Charles – I have 30 years experience in shooting sporting events everything from game film to player evaluation film with many game films that have been used to put the player into a college program. One of the things I have found is that at many of the basketball games I film it is hard to use a tripod in the stands. The last few years I have been using a mono-pod with much success.

      The one thing I tell those who want to film their child’s games is that you actually don’t really get to watch the game like you think you will. You need to be watching the camera monitor while recording (i use the monitor rather than the eyepiece). You need to be able to anticipate the action of the game. Following a player many times will miss the actual action – you need to become very good at leading the player and anticipating the game. No need for continuous filming unless you like cutting in post production. No need to film timeouts or if the ball gets knocked out of bounds (except for the throw in). Keep the shot wide enough to see the play that is being run but tight enough to see the players numbers – this will come with practice. SO keeping this in mind you want a camera that has a wide-to-zoom rocker that is easy to get to and easy to use. You want to be able to gradually zoom in and out without having the zoom or open to wide be a distraction in your recording.

      Something else to consider is depending on the equipment you use, what format you record in battery life becomes an issue. You want to make sure you have a backup charged battery with you. Don’t plan on being able to plug in to a power source. Also make sure you have plenty of media to record to, not only enough to cover the game but a few backup media cards. The worse thing that could happen is your card goes belly up and no extra card. I learned this very very early on with tape. I brought two cassettes certainly enough to cover a football game – sure if one of the tapes don’t go bad. So make sure you have both backup charged battery and extra media cards with you.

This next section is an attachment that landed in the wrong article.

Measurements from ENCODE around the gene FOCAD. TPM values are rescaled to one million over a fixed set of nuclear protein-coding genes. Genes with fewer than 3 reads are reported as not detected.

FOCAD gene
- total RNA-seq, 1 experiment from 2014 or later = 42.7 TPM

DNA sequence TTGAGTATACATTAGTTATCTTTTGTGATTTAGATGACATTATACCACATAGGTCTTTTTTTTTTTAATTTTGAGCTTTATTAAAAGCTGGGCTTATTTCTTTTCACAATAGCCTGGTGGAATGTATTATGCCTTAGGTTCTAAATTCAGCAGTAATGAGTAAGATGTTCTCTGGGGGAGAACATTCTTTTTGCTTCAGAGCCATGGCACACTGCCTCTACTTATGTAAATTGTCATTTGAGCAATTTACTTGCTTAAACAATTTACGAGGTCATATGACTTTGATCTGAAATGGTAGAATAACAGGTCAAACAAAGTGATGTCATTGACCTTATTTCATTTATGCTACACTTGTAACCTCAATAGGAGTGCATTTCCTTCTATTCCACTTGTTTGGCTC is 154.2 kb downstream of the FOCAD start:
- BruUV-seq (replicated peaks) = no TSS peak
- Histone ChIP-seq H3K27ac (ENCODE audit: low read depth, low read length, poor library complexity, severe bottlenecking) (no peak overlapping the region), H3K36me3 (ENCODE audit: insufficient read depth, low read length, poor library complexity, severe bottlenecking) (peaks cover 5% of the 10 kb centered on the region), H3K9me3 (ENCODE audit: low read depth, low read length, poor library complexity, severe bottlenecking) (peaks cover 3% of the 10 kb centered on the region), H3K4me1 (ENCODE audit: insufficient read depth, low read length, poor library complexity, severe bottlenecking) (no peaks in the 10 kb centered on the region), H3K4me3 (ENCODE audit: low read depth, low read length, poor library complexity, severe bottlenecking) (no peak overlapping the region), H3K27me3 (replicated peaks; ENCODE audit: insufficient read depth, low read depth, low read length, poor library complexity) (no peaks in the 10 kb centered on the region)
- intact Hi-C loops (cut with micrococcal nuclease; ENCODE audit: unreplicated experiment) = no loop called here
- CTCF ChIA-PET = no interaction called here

Feel free to drop me a PM if you have questions.

    • #202444
      Avatarartsmith
      Participant

      I am becoming a considerable fan of my Panasonic HDC SD-900, due to its great image-quality; but then, my speciality is natural history, so instead of basketball players screaming up-and-down the court, mine is likely to be crabs, creeping over mudflats ahead of an advancing tide. Also, the SD-900 is not one for ‘big-hands’ in my experience. And just for the benefits of converts, like myself. If ever carrying this camcorder tripod-mounted, ‘between-shots’, slip a rubber band around the flip-out screen to secure it to the camcorder body, since, somewhat incomprehensibly, this device has no positive lock, andthe implications of it getting caught-up in an overhead branch, don’t bear thinking-about.

      Anyway, you’ve already made your purchase; so why am I telling-you-this?

      Cheers,

      Ian Smith – Dunedin, New Zealand.